Growth at the Expense of Product

In a prior post, I lamented the state of the modern internet being “a mélange of clunky websites, ads, paywalls, cookie warnings, CAPTCHA’s, 17-step logins, endless passwords, annoying javascript popups, more ads, ad blockers to block ads, and complexity to the point of sensory overload.”

But I didn’t really address why this is happening. No decent company deliberately creates these web/app/etc. monstrosities when they are starting out. So how does a product experience go from good to terrible?

The usual suspects of bureaucracy, regulations, lawyers, poor leadership, and the like all play a part. But these culprits are too vague to be useful, and some products defy this pattern. Instead, there are some more nuanced and worthwhile reasons to explore from a business-building perspective relating to teams and management.

As an example, how does a simple product with a simple function turn into a mess like this?

The viral tweet above astutely describes a battle between legal, revenue, and growth teams (and probably others too). This is exactly what can happen when different functions in a company all get their way without any cohesive vision or care for the user experience. Legal just cares about following (bad) regulations without trying to make the experience better, Revenue might care about something like signups, and Growth is trying to drive app installs because that’s the metric of the month. Meanwhile, no one owns the overall experience.

In other words, different factions are trying to optimize their own short-term metrics that are all at odds with what a good product is.

Pedram from the Data Based newsletter recently had a great post called The Trouble with Growth that gets at the heart of why good products can deteriorate specifically when growth teams come in.

What starts as a good product, gains adoption. The fast pace of growth eventually slows due to the laws of physics. Rather than update models and assumptions, the company hires a growth team; they ‘experiment’ and each experiment in isolation seems like a good idea. They might move the metrics in the right direction. Maybe they generate marginal increases in revenue. But the overall experience suffers. And soon, all these marginal improvements end up creating a bad product, which inevitably leads to the downfall.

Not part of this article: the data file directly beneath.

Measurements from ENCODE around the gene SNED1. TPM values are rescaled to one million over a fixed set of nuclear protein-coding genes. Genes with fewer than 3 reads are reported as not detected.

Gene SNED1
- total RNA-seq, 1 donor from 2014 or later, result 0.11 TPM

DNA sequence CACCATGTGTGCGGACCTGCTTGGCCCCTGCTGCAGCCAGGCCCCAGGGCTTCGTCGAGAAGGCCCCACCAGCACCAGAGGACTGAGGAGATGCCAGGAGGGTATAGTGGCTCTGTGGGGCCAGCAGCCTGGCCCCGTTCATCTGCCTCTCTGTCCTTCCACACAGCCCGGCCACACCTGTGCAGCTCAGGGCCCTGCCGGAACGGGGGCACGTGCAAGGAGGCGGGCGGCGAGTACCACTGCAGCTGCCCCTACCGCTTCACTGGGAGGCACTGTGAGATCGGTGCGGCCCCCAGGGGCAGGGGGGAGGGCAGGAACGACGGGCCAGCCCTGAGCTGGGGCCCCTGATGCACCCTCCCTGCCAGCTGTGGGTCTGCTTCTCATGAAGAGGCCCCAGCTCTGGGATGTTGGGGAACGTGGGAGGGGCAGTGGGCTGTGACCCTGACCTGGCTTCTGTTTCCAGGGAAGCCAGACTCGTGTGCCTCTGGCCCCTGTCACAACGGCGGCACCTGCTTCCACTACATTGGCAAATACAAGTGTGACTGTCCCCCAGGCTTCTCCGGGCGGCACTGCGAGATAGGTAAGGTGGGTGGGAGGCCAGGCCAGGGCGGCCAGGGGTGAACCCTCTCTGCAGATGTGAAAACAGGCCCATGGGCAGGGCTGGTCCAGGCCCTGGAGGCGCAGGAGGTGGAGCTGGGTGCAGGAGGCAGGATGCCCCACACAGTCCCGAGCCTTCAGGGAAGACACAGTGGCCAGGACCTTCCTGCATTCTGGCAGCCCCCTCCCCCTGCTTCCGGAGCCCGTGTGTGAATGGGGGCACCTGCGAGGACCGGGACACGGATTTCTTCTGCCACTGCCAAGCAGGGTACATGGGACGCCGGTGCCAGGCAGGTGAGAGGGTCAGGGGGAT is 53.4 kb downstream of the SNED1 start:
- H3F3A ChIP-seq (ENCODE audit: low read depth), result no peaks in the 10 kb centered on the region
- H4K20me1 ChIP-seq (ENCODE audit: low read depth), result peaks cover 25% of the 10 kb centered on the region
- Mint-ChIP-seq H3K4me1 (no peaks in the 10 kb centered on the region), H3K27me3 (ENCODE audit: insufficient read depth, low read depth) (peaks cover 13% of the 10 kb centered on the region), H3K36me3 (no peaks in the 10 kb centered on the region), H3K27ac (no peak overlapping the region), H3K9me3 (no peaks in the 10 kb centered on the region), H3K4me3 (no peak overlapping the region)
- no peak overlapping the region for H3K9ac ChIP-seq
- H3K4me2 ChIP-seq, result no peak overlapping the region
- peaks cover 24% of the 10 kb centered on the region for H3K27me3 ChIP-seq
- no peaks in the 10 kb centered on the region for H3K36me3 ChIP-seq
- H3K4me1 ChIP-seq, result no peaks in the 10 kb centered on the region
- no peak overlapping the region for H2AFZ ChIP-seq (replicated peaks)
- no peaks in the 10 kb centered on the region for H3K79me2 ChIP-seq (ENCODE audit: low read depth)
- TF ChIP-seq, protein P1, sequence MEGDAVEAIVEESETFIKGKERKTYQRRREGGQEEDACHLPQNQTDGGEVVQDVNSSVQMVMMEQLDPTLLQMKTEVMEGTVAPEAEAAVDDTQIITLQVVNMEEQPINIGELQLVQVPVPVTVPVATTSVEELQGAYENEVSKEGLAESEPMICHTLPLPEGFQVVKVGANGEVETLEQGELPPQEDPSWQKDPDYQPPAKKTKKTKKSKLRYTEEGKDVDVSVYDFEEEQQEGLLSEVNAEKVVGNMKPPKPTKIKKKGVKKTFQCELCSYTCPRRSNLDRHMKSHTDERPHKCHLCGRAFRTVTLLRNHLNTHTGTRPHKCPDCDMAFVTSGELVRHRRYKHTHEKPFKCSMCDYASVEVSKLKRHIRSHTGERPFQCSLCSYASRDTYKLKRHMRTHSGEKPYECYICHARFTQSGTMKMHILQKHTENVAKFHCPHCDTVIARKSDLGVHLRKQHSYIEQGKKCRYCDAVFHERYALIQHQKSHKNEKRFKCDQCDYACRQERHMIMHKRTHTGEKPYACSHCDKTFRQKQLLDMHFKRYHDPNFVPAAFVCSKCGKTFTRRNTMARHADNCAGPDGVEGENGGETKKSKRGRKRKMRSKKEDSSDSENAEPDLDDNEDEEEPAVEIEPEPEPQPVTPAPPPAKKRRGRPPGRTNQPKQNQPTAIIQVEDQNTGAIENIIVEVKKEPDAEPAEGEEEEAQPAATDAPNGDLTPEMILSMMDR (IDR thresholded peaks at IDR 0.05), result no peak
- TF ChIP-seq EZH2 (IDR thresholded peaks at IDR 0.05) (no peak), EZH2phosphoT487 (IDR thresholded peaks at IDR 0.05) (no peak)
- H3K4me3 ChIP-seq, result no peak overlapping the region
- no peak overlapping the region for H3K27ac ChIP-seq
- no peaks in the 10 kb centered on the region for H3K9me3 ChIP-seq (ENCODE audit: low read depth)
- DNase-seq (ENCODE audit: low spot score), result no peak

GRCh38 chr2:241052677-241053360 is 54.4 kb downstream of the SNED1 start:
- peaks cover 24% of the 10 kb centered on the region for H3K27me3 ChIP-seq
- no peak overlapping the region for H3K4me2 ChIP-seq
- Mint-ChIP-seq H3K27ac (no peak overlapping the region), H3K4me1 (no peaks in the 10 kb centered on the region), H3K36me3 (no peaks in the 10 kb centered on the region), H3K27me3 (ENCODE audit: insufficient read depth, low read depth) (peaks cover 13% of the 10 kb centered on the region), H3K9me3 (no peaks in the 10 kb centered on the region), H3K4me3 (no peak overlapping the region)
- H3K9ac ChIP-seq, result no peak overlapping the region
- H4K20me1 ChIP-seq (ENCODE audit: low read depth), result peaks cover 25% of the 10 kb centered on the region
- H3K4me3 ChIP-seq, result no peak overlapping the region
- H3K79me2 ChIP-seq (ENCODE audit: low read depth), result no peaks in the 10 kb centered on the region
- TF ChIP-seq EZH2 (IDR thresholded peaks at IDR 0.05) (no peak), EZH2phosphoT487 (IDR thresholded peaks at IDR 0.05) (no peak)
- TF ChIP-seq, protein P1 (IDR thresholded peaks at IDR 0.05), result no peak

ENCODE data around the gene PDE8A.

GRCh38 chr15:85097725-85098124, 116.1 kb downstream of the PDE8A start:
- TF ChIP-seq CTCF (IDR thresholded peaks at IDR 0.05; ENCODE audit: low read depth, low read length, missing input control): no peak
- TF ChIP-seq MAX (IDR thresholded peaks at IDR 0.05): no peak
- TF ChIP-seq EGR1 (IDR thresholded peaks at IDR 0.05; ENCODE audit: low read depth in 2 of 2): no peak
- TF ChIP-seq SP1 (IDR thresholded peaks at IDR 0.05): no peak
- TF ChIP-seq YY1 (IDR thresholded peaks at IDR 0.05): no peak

Pedrem explains why this happens via some basic but useful statistical concepts including Simpson’s Paradox, Local Maximums, and Anscombe’s Quartet. I recommend reading the post for all, though the most interesting and relevant one is Simpson’s Paradox, which is when a trend for groups of data appears to be moving in one direction, but disappears when the groups are combined.

Source: Wikipedia

The scatter plot is the illustrative representation of sub-metrics a growth (or other) team is trying to optimize, and the overall trend line is the declining product quality.

Add in the conflicting goals of other teams and you have a recipe for the state of most of the consumer web and a lot of other technology products as well.

This isn’t a condemnation of growth as a function - there are plenty of growth teams at companies that have the bigger picture in mind and actually make the product better. The issue is when growth teams are solely focused on a/b testing and experiments to improve short-term metrics that aren’t the north star of the company and/or are at the expense of long-term user experience.

There are other factors, but this explanation gets closer to the heart of why once-great or could-have-been-great products tend to deteriorate in user experience as they mature.

The antidote is easier said than done, but I believe has two parts:

  1. A strong product leader/owner who balances the learnings and improvements that other teams can bring with tight control on always maintaining/improving the product quality from a user experience perspective.

  2. As Pedrem advises, the founders/execs are responsible for the “what’s next”, before the initial product gets into the incremental win phase.

    What they should have been doing was preparing for this scenario months ago. The best founders are always paranoid and never satisfied. They’re less focused on how to win today, but on what to win next.


One of my favorite essays of all time is The Release Ratio by Lawrence Yeo of More to That. It is a wonderful exploration of content consumption and the mind’s need for a release valve in the form of creation.

When you consume content, it’s good up to a certain point. It’s great to learn more about the world, but then you must follow that up with: “Okay, so what do I do with all this information?”

If you never act on that question, then content consumption turns into an unhealthy addiction. You start tricking yourself into believing that knowledge acquisition is the end goal. This is when Mr. Podcast, Mrs. Video, and Mr. Book are no longer useful, regardless of how rich in quality they are.

The prescription is getting your creation/consumption (“Release”) ratio to an optimal level.

To make content consumption meaningful, you must create or build something with it. It can be something concrete like a product or a service. It can even be something more process-driven like a habit or culture.